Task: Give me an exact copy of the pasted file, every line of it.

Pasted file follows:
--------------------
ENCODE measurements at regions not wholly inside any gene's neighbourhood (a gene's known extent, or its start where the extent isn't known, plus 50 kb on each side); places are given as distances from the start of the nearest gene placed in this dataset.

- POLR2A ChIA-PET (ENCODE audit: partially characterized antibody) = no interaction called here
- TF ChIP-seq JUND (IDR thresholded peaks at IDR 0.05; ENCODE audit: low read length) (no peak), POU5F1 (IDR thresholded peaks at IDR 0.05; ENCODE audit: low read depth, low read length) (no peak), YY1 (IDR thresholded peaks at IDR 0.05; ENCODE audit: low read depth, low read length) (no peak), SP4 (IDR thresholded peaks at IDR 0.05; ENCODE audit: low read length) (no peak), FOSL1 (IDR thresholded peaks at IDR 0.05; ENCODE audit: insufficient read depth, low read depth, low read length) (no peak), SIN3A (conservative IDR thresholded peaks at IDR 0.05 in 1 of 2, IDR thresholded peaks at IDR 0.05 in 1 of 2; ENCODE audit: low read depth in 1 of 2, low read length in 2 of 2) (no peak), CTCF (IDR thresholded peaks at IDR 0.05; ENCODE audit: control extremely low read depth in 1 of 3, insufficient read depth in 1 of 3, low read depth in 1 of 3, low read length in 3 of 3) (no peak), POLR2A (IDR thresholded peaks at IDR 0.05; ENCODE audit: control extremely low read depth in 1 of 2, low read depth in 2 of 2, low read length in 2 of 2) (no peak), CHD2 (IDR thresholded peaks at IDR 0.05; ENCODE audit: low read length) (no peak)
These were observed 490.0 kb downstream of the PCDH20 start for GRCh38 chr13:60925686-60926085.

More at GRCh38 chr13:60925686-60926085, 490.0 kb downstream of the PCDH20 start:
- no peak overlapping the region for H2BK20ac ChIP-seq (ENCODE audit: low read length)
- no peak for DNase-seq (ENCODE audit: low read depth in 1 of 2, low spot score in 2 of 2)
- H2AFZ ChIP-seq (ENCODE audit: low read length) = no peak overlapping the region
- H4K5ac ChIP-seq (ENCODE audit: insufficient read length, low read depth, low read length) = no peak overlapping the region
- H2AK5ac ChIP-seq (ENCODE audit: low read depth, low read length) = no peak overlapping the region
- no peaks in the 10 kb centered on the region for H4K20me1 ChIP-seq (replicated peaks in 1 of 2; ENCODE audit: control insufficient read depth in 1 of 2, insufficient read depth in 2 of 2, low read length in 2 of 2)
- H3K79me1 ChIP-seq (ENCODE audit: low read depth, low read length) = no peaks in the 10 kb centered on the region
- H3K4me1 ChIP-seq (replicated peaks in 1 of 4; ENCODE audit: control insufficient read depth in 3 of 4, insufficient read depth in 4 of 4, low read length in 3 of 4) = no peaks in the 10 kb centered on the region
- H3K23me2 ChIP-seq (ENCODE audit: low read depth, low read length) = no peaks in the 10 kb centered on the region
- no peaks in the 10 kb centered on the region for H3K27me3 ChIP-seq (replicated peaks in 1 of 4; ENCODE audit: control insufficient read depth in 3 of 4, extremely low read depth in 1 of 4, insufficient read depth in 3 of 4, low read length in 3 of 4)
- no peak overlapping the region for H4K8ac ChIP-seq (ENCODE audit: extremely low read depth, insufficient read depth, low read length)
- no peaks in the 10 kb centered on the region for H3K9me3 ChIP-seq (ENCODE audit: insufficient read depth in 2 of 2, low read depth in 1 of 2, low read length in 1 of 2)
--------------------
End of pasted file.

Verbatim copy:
ENCODE measurements at regions not wholly inside any gene's neighbourhood (a gene's known extent, or its start where the extent isn't known, plus 50 kb on each side); places are given as distances from the start of the nearest gene placed in this dataset.

- POLR2A ChIA-PET (ENCODE audit: partially characterized antibody) = no interaction called here
- TF ChIP-seq JUND (IDR thresholded peaks at IDR 0.05; ENCODE audit: low read length) (no peak), POU5F1 (IDR thresholded peaks at IDR 0.05; ENCODE audit: low read depth, low read length) (no peak), YY1 (IDR thresholded peaks at IDR 0.05; ENCODE audit: low read depth, low read length) (no peak), SP4 (IDR thresholded peaks at IDR 0.05; ENCODE audit: low read length) (no peak), FOSL1 (IDR thresholded peaks at IDR 0.05; ENCODE audit: insufficient read depth, low read depth, low read length) (no peak), SIN3A (conservative IDR thresholded peaks at IDR 0.05 in 1 of 2, IDR thresholded peaks at IDR 0.05 in 1 of 2; ENCODE audit: low read depth in 1 of 2, low read length in 2 of 2) (no peak), CTCF (IDR thresholded peaks at IDR 0.05; ENCODE audit: control extremely low read depth in 1 of 3, insufficient read depth in 1 of 3, low read depth in 1 of 3, low read length in 3 of 3) (no peak), POLR2A (IDR thresholded peaks at IDR 0.05; ENCODE audit: control extremely low read depth in 1 of 2, low read depth in 2 of 2, low read length in 2 of 2) (no peak), CHD2 (IDR thresholded peaks at IDR 0.05; ENCODE audit: low read length) (no peak)
These were observed 490.0 kb downstream of the PCDH20 start for GRCh38 chr13:60925686-60926085.

More at GRCh38 chr13:60925686-60926085, 490.0 kb downstream of the PCDH20 start:
- no peak overlapping the region for H2BK20ac ChIP-seq (ENCODE audit: low read length)
- no peak for DNase-seq (ENCODE audit: low read depth in 1 of 2, low spot score in 2 of 2)
- H2AFZ ChIP-seq (ENCODE audit: low read length) = no peak overlapping the region
- H4K5ac ChIP-seq (ENCODE audit: insufficient read length, low read depth, low read length) = no peak overlapping the region
- H2AK5ac ChIP-seq (ENCODE audit: low read depth, low read length) = no peak overlapping the region
- no peaks in the 10 kb centered on the region for H4K20me1 ChIP-seq (replicated peaks in 1 of 2; ENCODE audit: control insufficient read depth in 1 of 2, insufficient read depth in 2 of 2, low read length in 2 of 2)
- H3K79me1 ChIP-seq (ENCODE audit: low read depth, low read length) = no peaks in the 10 kb centered on the region
- H3K4me1 ChIP-seq (replicated peaks in 1 of 4; ENCODE audit: control insufficient read depth in 3 of 4, insufficient read depth in 4 of 4, low read length in 3 of 4) = no peaks in the 10 kb centered on the region
- H3K23me2 ChIP-seq (ENCODE audit: low read depth, low read length) = no peaks in the 10 kb centered on the region
- no peaks in the 10 kb centered on the region for H3K27me3 ChIP-seq (replicated peaks in 1 of 4; ENCODE audit: control insufficient read depth in 3 of 4, extremely low read depth in 1 of 4, insufficient read depth in 3 of 4, low read length in 3 of 4)
- no peak overlapping the region for H4K8ac ChIP-seq (ENCODE audit: extremely low read depth, insufficient read depth, low read length)
- no peaks in the 10 kb centered on the region for H3K9me3 ChIP-seq (ENCODE audit: insufficient read depth in 2 of 2, low read depth in 1 of 2, low read length in 1 of 2)